Abel lectures at the University of Oslo

The lectures will be streamed

Karen Uhlenbeck gave her Abel Prize lecture on the 22nd of May at the University of Oslo. Chuu-LianTerng and Robert Bryant gave lectures related to Uhlenbeck's work. The popular science lecture was given by stand-up mathematician Matt Parker.

Videos from The Abel lectures are available below

Abel lecturers 2019: Matt Parker, Abel Laureate Karen Uhlenbeck, Chuu-LianTerng og Robert Bryant. Photo: Ola Gamst Sćther

Programme

Welcome remarks from rector Svein Střlen, University of Oslo, Hans Petter Graver, President of the Norwegian Academy of Science and Letters and Hans Munthe-Kaas, chair of the Abel committee.

10.10 am - Karen Keskulla Uhlenbeck, University of Texas, Austin:

The Abel lecture

 

 

11.00 am - Chuu-LianTerng, UC Irvine

Solitons in Geometry:

Summary:
A soliton is a solitary wave that resists dispersion, maintaining its shape while propagating at a constant speed. Solitons were seen first as water waves in a shallow channel, and lately in the motion of a wave envelopes in optical fibers. They also occur in the study of pseudo-spherical surfaces in 3-space. The theory of solitons has been an active research area for more than fifty years, inspired by many applications in mathematical physics, optical communications, algebraic geometry, differential geometry, and more.

This lecture will first give a history of solitons, then explain Uhlenbeck's contributions to soliton theory and integrable systems. She gave a simple and unified geometric framework to explain the symmetries and remarkable properties of soliton equations and showed us how to use techniques from soliton theory to study many global
geometric problems.

 


1 pm - Robert Bryant, Duke University:

Limits, Bubbles, and Singularities: An introduction to the fundamental ideas of Karen Uhlenbeck

Summary:
Ever since the Greeks, the challenges of understanding limits and infinities have fascinated us, ultimately leading to the development of calculus and much of modern mathematics. When does a limit exist and in what sense? How do we capture these notions in geometric and intuitive ways? Professor Uhlenbeck's work provides fundamental ideas for how to interpret situations in which one would like to take a limit of a set of geometric objects and interpret the result in useful ways. I will try to give a sense of what the challenges are and how Uhlenbeck's ideas provide answers to questions that mathematicians and physicists have been asking for many years. At the end, I will give a sense of how influential her work has been and continues to be.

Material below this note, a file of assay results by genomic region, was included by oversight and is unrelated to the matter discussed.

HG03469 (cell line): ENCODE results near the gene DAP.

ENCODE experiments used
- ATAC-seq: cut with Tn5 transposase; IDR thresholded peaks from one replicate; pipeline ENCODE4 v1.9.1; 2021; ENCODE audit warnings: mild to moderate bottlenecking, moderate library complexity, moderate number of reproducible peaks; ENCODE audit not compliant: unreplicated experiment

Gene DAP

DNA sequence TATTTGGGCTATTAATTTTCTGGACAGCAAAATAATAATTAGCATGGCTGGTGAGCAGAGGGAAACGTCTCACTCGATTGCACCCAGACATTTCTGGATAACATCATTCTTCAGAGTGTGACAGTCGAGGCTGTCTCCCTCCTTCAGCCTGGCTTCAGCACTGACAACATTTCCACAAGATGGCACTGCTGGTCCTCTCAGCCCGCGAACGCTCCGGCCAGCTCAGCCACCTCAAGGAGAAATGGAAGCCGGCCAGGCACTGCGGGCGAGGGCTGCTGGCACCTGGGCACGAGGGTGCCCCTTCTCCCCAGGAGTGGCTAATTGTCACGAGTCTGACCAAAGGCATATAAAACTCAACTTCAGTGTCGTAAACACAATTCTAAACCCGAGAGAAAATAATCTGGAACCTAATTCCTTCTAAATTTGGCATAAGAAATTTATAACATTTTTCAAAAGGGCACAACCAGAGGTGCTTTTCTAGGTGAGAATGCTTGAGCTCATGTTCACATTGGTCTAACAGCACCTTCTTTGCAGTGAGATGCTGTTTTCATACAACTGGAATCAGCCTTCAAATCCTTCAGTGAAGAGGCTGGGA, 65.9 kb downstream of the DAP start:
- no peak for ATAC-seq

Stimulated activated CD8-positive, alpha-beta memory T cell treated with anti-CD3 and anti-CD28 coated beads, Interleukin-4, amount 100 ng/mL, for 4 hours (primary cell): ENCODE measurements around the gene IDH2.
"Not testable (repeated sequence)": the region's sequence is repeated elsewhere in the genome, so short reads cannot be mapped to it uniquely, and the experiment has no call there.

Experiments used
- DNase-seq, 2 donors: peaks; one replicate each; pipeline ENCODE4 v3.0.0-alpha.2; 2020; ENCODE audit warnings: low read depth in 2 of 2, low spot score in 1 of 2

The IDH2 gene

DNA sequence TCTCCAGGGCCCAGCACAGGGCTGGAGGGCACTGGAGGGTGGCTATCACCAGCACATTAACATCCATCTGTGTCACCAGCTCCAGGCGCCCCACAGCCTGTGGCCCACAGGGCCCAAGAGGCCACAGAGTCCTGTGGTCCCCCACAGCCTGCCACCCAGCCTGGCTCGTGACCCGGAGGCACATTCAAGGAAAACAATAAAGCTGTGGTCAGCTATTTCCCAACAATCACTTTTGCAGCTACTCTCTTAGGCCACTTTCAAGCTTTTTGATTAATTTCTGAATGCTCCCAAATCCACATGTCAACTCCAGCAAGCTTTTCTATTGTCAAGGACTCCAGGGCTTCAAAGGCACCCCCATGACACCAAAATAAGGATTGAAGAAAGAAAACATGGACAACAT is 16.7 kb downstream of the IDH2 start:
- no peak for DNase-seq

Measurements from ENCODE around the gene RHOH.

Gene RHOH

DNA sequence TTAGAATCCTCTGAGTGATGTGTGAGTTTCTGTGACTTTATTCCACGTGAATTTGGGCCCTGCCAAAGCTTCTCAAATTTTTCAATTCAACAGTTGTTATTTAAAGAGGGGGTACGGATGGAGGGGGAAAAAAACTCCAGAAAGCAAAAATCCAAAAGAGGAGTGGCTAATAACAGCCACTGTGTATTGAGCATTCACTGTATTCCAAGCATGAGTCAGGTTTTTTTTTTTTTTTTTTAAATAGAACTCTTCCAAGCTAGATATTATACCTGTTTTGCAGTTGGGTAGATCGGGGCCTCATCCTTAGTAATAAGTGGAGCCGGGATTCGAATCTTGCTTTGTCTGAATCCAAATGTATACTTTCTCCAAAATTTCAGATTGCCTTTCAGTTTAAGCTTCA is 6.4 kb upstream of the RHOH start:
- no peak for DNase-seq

1.50 pm - Matt Parker, Standup Mathematician:

Popular lecture: An Attempt to Visualise Minimal Surfaces and Maximum Dimensions

Summary:
Much of Karen Uhlenbeck ground-breaking work involved abstract mathematical concepts which are beyond our normal human intuition. And even though there may be practical applications of the results of her work, that does not make minimal surfaces in higher dimensions any less esoteric. Matt Parker will attempt to provide visual demonstrations of both minimal surfaces and higher dimensions (although, probably not at the same time) to allow a small glimpse into the scope of Uhlenbeck's work and achievements.

 

Lovász and Wigderson to share the Abel Prize

The Norwegian Academy of Science and Letters has decided to award the Abel Prize for 2021 to László Lovász of Alfréd Rényi Institute of Mathematics (ELKH, MTA Institute of Excellence) and Eötvös Loránd University in Budapest, Hungary, and Avi Wigderson of the Institute for Advanced Study, Princeton, USA,

“for their foundational contributions to theoretical computer science and discrete mathematics, and their leading role in shaping them into central fields of modern mathematics”

(15.03.2021) More

The Honouring of the Abel Prize Laureates

Due to the uncertain development of the Covid-19 pandemic in Norway, all physical events are canceled. Instead, there will be three online events.

(07.04.2021) More

Announcement of the next Abel Prize laureate

The Abel Prize laureate for 2021 will be announced Wednesday March 17th at 12:00 (UTC/GMT+1).

(22.02.2021) More

Isadore M. Singer, Abelprize laureate, dies at 96

Isadore M. Singer was the recipient together with Sir Michael Atiyah of the Abel Prize in 2004. They received the prize for their discovery and proof of the index theorem, one of the most significant discoveries in 20th century mathematics.

(12.02.2021) More
Det Norske Videnskaps-Akademi
Drammensveien 78
N-0271 Oslo
Telefon: +47 22 84 15 00
E-post: abelprisen@dnva.no
 
Nettredaktřr: Eirik Furu Baardsen
Design og teknisk lřsning: Ravn Webveveriet AS
 
The Norwegian Academy of Science and Letters
Drammensveien 78
N-0271 Oslo, Norway
Telephone: + 47 22 84 15 00
E-mail: abelprisen@dnva.no
Web editor: Eirik Furu Baardsen
Design and technical solutions: Ravn Webveveriet AS